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‘Ecological Alert’ Declared, Soldiers Collect Trash

May 21, 1991

WARSAW, Poland (AP) _ Capital residents had it bad enough. In the sixth day of a trash collectors’ strike, soldiers were drafted to haul garbage and the provincial governor declared an ″ecological alert.″

Then, on Monday evening, streetcar drivers suddenly went on strike. Solidarity trade union officials said bus drivers would join the action today unless pay demands are met immediately.

Municipal transit workers earn an average of $162 a month and the streetcar drivers are demanding 50 percent pay increases.

Solidarity, now acting purely as a labor federation, is upset by the tight- money policies of the government it helped put in power.

″We’ve been fighting against the Communists, and now our own people are treating us like this,″ said a member of the garbage collectors’ strike committee who spoke on condition of anonymity.

City officials say they can afford only a $36 monthly pay increase for garbage collectors. The 4,200 workers at the Municipal Cleaning Enterprise were demanding 100 percent raises, or at least $117 more a month.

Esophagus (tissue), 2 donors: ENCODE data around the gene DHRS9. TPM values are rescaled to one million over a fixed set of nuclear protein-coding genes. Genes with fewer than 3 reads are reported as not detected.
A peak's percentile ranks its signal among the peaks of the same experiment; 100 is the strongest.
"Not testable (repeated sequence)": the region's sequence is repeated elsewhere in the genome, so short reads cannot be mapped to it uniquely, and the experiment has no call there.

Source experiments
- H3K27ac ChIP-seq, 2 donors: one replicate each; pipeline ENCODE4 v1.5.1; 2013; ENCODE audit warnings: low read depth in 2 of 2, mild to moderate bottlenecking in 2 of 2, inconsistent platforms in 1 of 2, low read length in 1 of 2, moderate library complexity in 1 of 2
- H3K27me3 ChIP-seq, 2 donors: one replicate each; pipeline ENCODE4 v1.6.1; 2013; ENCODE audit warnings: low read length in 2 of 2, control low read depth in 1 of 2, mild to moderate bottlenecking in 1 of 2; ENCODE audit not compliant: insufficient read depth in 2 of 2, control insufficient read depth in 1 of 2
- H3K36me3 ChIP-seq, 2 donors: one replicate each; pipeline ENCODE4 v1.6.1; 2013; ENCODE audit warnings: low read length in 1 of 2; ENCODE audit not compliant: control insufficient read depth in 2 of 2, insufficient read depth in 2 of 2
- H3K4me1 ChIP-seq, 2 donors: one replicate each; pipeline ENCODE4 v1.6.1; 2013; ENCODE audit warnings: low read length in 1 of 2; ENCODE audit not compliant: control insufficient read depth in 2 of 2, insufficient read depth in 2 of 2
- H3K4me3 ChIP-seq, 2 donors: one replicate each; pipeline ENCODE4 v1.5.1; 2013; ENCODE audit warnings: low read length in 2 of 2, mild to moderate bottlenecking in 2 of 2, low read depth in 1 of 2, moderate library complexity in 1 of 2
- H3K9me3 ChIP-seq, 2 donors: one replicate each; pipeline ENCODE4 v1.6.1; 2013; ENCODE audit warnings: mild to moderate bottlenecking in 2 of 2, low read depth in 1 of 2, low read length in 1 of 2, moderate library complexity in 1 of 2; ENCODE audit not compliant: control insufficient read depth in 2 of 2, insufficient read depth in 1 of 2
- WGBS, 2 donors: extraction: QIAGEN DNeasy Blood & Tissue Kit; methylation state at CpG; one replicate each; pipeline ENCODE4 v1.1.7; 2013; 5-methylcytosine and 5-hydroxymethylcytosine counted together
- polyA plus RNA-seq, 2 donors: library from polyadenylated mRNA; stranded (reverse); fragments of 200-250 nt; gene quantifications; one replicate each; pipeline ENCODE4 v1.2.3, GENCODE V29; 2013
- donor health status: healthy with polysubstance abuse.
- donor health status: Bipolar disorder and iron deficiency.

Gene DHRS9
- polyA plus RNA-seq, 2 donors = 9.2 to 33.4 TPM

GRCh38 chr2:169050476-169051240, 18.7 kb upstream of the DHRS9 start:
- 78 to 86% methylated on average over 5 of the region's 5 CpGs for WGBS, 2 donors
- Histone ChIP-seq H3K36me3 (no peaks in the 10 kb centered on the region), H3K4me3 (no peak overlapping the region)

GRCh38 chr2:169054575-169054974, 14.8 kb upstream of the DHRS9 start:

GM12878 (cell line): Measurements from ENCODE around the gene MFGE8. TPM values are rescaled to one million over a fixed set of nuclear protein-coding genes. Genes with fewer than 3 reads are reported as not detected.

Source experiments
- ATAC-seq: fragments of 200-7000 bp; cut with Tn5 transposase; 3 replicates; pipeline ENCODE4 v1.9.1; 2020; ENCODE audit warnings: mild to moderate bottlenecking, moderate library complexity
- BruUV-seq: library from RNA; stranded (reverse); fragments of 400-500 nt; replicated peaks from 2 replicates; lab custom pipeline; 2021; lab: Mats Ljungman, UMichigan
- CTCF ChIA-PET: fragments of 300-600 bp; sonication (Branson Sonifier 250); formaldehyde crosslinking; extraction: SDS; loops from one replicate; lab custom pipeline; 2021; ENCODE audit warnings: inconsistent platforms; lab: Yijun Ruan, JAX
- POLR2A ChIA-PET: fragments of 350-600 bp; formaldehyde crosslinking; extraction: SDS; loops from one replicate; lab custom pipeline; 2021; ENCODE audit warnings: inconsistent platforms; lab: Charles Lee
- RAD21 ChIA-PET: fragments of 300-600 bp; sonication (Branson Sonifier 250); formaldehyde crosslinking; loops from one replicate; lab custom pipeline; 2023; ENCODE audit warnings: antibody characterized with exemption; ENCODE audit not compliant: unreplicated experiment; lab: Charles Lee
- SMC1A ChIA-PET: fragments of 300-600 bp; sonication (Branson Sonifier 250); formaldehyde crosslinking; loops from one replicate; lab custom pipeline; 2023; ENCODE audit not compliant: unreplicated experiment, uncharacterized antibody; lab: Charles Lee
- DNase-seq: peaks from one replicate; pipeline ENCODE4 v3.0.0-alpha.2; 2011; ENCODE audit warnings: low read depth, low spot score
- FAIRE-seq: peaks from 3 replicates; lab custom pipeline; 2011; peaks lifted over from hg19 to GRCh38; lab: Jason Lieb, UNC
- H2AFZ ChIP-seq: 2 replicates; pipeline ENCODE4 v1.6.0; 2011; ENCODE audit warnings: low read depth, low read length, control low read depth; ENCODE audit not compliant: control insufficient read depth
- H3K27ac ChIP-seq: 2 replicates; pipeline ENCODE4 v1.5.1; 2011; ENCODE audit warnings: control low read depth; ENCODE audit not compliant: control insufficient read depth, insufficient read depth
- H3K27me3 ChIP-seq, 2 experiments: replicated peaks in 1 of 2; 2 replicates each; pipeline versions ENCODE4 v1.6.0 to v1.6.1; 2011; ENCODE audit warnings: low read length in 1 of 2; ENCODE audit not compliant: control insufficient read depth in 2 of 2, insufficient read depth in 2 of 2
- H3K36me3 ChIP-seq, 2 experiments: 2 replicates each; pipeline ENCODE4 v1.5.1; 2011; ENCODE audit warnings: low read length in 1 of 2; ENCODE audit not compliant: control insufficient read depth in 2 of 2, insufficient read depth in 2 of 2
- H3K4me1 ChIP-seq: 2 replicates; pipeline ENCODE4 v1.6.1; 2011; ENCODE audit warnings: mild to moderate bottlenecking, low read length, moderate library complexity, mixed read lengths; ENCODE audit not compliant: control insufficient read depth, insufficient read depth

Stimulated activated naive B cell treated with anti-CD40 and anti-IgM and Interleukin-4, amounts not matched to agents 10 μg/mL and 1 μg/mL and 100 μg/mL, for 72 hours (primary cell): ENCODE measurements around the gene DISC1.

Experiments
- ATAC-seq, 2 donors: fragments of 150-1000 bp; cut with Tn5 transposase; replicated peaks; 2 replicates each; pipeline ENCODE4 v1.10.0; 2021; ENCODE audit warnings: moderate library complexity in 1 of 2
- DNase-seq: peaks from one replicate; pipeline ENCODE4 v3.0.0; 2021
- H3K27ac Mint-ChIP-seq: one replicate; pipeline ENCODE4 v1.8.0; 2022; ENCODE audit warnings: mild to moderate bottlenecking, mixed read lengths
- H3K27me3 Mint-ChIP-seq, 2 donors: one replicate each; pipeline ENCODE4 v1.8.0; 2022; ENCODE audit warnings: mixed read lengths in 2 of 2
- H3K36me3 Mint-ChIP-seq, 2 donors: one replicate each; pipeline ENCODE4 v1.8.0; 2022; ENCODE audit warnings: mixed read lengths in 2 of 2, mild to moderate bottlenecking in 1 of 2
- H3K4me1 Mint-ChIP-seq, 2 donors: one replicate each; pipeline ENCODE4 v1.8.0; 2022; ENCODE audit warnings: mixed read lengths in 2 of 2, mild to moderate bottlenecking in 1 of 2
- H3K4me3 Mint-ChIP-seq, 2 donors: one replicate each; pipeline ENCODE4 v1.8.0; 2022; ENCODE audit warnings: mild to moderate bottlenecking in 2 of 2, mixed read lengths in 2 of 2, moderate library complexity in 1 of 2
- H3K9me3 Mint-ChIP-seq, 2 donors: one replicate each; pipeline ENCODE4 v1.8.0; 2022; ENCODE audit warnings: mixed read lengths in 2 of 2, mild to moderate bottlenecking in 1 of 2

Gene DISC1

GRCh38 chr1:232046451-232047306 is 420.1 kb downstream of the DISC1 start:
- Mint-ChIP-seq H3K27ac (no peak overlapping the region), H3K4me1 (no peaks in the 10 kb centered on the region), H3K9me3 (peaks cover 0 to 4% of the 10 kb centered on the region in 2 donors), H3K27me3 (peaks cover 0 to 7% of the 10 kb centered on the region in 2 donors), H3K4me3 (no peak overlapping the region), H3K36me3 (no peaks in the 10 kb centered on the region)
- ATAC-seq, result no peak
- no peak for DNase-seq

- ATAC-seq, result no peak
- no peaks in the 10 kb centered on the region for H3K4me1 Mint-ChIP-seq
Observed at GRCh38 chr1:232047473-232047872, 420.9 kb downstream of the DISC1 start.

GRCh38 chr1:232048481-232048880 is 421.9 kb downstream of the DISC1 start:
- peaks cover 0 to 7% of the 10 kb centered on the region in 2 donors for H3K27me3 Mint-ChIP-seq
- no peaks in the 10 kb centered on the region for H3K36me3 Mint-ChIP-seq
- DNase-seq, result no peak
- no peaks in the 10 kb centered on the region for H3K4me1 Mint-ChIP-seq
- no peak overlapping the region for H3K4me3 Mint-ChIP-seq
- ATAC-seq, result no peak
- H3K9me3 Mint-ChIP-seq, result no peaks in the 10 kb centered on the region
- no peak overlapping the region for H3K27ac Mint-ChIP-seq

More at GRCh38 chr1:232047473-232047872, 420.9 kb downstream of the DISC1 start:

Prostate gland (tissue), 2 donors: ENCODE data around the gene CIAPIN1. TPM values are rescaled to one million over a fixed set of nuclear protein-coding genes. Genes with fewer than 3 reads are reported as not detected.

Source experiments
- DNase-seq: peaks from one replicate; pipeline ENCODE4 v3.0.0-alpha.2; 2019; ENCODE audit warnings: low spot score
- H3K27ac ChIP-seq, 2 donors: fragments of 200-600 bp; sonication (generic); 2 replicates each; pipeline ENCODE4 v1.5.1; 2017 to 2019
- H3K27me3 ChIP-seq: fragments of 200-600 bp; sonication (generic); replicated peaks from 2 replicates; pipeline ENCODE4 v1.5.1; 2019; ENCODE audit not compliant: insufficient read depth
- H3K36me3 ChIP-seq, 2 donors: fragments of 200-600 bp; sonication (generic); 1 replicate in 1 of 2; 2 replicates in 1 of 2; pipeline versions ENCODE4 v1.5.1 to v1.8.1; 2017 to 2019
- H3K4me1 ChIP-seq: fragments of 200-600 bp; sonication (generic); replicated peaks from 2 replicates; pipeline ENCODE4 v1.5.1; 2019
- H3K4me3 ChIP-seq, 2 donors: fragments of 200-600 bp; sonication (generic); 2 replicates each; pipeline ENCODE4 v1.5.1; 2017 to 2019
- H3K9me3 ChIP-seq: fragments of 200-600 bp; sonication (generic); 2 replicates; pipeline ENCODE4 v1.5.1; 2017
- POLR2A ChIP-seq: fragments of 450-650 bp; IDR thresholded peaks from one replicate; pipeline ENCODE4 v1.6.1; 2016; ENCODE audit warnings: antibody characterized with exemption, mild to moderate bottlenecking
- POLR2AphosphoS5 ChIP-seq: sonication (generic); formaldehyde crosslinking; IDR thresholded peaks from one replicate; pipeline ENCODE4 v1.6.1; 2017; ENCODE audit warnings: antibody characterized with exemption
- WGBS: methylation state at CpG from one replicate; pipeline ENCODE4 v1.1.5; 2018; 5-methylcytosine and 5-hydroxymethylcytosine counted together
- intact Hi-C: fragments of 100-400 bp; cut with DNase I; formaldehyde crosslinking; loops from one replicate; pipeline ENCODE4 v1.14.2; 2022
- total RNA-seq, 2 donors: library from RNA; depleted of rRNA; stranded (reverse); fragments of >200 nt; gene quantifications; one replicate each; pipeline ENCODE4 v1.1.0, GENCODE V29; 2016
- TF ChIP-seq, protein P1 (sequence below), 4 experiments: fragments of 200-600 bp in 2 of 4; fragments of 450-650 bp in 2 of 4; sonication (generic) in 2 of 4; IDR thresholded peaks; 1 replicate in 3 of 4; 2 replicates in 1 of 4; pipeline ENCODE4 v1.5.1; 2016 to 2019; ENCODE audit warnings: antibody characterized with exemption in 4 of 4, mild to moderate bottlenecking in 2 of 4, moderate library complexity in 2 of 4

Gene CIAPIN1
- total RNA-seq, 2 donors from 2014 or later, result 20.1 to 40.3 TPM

″Their wage demand would consume half the city budget,″ said Leszek Kaczynski, a member of the municipal board. ″Accepting the demand would mean destroying the city.″

The ″shock″ transition from Communist central planning to a market-driven economy is proving every bit as painful as predicted.

Trash was piling up in bins and apartment-building garbage chutes and at noon Monday provincial Governor Bohdan Jastrzebski declared the ecological alert. He said the army would provide vehicles and soldiers for collection.

Mayor Stanislaw Wyganowski said free distribution of plastic bags would begin in a few days for the city and suburbs, home to 2.4 million people.

Poles are not accustomed to disposing of garbage in plastic bags.

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